For the head of the U.S. Small Business Administration, there was no better time to set out on a bus tour across America than National Small Business Week.
“We’ve seen a small business boom, with record rates of business applications in 2021,” said Isabella Casillas Guzman, calling en route to a tour stop in Charlotte, N.C. “As we look to promote the offerings of the SBA, we want to make sure that we reach as many businesses as possible, new and established, to connect them to capital markets and networks to support their businesses.”
Guzman, tapped last year to lead the U.S. government’s small business agency, spent the first week of May meeting with small business owners, touting the agency’s pandemic relief response and highlighting new and evolving grant and loan policies.
Since spring 2020, the Small Business Administration has awarded nearly $1.2 trillion in COVID-19 relief loans and grants, including $800 billion through the Paycheck Protection Program. While those programs are now over, Guzman said the agency has seen a continued uptick in interest in traditional 7(a) and 504 small business loans, and is looking to grow access to such programs, “to support small businesses with local, trusted organizations who can connect them to the resources that are available on an ongoing basis.”
Guzman spoke to the Tampa Bay Times about technology and inequity in pandemic relief, Florida’s small business recovery and the rift between Gov. Ron DeSantis and Disney. (This interview has been edited for length and clarity.)
As you’re traveling around the country talking to small business owners, have you seen any geographic patterns to small business resiliency? Areas of the country where businesses recovered faster than others?
Not necessarily that. But definitely, those businesses who were able to leverage technology during this time, those who could pivot and adapt and be flexible, were the ones who had greater success. Just this week, we’ve been talking about our Small Business Digital Alliance. It’s a platform in which we’re connecting small businesses to free tools and webinars. (There was) 20 to 25 percent higher revenue recovery for those small businesses who were able to adopt technology tools. Three out of four businesses said they adopted new tools to succeed in this market. So I think if anything, it’s more a story of adaptability and innovation and seeing so many small business owners supporting their communities to recover and thrive.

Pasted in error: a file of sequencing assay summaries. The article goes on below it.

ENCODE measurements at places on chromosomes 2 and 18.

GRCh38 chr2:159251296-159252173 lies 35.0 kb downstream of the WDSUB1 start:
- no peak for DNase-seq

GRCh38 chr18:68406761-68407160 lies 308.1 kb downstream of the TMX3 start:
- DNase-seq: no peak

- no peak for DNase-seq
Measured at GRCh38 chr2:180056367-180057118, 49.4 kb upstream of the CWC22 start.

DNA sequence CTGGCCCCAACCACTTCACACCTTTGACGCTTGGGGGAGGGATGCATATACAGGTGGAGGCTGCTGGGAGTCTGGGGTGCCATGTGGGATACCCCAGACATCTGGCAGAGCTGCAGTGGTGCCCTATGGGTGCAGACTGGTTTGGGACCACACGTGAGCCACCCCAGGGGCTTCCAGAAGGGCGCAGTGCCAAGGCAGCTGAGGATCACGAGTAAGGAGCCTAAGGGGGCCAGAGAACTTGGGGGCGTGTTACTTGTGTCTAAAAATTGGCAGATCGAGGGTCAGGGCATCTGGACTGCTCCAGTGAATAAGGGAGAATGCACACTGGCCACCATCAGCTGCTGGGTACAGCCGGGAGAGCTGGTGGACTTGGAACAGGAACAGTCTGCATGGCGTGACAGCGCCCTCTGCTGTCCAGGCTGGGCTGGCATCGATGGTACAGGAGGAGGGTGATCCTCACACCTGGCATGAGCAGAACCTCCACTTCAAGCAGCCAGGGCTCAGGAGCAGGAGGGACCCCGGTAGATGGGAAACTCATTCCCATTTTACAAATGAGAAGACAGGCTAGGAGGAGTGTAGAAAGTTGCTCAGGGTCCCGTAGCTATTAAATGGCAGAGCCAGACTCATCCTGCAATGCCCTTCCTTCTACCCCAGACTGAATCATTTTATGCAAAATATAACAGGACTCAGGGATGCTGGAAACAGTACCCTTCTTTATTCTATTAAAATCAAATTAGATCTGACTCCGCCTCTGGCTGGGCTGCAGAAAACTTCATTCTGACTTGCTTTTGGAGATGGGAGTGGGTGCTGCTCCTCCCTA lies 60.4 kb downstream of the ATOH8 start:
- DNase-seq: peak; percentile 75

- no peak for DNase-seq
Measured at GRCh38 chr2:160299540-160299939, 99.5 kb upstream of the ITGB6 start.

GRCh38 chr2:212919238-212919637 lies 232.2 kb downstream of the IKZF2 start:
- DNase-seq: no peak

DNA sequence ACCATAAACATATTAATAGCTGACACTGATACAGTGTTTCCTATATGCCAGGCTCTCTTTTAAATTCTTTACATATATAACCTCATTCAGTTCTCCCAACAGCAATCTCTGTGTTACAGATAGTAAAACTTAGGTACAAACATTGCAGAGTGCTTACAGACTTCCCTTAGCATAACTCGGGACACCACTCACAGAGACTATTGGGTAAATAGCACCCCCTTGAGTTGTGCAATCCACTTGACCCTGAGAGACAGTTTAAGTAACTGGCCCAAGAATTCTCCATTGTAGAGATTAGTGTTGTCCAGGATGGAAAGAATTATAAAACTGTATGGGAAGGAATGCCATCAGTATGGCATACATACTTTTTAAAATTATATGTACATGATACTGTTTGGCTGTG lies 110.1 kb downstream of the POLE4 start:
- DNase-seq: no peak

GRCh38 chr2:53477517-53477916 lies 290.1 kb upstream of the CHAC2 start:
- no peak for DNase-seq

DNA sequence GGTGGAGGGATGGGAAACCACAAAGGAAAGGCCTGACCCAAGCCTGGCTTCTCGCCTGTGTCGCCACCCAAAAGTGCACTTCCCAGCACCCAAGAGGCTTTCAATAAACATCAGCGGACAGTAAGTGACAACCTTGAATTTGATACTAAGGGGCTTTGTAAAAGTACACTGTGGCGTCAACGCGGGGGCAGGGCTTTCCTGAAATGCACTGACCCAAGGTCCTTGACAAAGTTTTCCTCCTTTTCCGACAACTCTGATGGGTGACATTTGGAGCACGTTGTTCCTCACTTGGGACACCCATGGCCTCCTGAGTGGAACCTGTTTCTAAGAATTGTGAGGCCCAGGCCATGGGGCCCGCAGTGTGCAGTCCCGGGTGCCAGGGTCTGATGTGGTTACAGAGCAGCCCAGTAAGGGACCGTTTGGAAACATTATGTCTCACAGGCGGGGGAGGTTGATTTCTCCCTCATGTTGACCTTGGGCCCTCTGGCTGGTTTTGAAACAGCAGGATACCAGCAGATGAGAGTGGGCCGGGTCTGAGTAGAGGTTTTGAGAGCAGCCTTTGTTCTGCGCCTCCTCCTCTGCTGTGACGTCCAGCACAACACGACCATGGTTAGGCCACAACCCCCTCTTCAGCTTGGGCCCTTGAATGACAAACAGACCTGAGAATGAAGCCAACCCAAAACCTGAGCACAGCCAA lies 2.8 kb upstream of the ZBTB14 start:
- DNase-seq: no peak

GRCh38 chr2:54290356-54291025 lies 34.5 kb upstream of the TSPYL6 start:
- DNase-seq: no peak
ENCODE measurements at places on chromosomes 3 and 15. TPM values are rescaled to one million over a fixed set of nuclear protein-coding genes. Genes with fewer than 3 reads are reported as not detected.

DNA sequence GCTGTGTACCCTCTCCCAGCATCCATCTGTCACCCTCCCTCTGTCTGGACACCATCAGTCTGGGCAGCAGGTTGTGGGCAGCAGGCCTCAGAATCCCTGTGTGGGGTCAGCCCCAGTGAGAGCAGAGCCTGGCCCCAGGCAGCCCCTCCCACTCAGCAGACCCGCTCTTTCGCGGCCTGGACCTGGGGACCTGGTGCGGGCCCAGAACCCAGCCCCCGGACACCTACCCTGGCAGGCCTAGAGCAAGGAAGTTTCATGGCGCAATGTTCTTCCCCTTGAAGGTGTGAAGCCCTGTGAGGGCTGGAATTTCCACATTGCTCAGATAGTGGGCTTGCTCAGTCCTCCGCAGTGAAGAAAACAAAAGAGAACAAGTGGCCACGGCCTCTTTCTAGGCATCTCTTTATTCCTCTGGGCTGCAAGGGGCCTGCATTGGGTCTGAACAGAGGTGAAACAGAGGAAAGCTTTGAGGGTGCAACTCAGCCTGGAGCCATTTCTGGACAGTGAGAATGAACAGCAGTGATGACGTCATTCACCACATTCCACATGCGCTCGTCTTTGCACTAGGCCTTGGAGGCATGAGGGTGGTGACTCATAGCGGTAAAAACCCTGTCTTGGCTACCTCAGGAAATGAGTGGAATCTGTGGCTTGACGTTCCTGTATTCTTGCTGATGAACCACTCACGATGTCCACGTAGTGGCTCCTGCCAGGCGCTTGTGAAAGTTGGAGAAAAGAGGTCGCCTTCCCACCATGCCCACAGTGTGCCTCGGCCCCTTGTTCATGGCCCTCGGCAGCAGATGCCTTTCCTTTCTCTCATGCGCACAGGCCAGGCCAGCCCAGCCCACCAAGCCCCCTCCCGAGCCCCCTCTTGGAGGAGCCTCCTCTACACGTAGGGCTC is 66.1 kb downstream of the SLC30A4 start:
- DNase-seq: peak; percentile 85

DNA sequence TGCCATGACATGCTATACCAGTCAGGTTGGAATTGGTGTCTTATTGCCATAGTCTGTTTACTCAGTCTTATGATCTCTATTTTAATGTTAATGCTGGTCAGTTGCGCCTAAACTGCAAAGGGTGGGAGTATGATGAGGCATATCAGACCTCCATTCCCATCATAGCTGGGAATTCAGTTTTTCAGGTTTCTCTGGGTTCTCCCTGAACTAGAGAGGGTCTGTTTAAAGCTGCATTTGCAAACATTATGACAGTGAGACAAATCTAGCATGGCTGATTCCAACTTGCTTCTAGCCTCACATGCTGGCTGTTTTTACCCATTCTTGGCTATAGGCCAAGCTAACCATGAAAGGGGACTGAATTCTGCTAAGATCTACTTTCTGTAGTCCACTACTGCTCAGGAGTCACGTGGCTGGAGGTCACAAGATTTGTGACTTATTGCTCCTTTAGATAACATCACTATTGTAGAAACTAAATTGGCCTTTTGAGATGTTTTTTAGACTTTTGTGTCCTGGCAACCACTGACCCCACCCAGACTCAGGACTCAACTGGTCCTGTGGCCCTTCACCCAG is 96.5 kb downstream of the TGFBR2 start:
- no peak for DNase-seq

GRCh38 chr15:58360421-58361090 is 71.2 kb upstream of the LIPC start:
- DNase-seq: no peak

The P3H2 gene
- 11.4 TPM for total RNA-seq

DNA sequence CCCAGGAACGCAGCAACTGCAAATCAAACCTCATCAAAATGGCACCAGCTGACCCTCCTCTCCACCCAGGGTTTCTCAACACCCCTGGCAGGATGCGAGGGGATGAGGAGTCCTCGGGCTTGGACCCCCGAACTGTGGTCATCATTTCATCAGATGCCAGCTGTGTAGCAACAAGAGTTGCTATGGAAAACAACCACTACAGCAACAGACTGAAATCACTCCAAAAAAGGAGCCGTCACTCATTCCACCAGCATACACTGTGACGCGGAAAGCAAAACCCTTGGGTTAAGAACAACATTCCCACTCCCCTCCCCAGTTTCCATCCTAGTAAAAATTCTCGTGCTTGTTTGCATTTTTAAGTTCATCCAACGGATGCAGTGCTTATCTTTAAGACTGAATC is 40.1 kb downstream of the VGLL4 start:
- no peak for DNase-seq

Was there a level of inequity with some businesses accessing that technology during the pandemic?
Definitely, demographic differences have been apparent. Businesses owned by people of color experienced initially higher closures and more challenges accessing relief. So in 2021, we did focus on trying to ensure PPP got into the hands of the smallest of the small businesses, and low-income and rural communities, and we were successful in doing that, in driving down the average size of a PPP loan to support more small entities. That’s part of the story of the pandemic.
What about going back before the pandemic? Did the aid that flowed through the SBA into small businesses shine a light on any pre-pandemic weak spots in grant and loan programs that you’ve tried to permanently correct?
What we discovered are the successes of PPP. SBA scaled dramatically to serve more businesses than ever before, millions of businesses. We had over 5,000 lenders who participated in PPP. So a wider distribution network, technology for scale, and a focus and commitment to equity to try to reach more of our small businesses — those principles really helped us in terms of reaching a broader audience. So we are applying those to our current programs. We recently launched changes in the Community Advantage pilot program. This is focusing on small-dollar loans, where there’s always been gaps for the past 10 years. (We were) really seeing gaps in the number of lenders willing to do small-dollar loans. So that’s a program where we simplified eligibility and underwriting and created more flexible terms so that more small businesses could access affordable capital through an extended network of mission-based lenders.
Florida’s one of the states that opened for business a little faster than others in spring and summer 2020. Did that help restaurants and other small businesses survive when they otherwise might not have?
I’ve seen some initial research that that’s not so clear, actually. Consumer behavior and the pandemic itself still had an impact across the board. Small businesses across the country were still faced with challenges as they navigated the pandemic.
Florida’s traditionally gotten a lot of mileage out of its reputation as a business-friendly state, with no state income tax and lower corporate income tax. From where you sit, what sort of policies at the state level make a state appealing to, and supportive of, small business owners?
Across the board, small businesses have to adapt to change on a constant basis. Where there’s a strong ecosystem to support them, we see better success. States that have the core factors of innovative startups, the universities, the research institutions to cultivate innovation, they have a healthy stream of innovative startups, as well as interest in entrepreneurship and strength in the economy overall.
I’m sure you’re following Gov. DeSantis’ battle with Disney over the “Don’t Say Gay” bill. Disney’s one of the biggest corporations in the world, but do you think the effects of going up against a company for its public statements could trickle down to small business owners?
For the most part, our small businesses, they really are core to our neighborhoods and communities. I hope that many of them are able to continue to be those strong community leaders that they are, regardless of the political issues or the environment.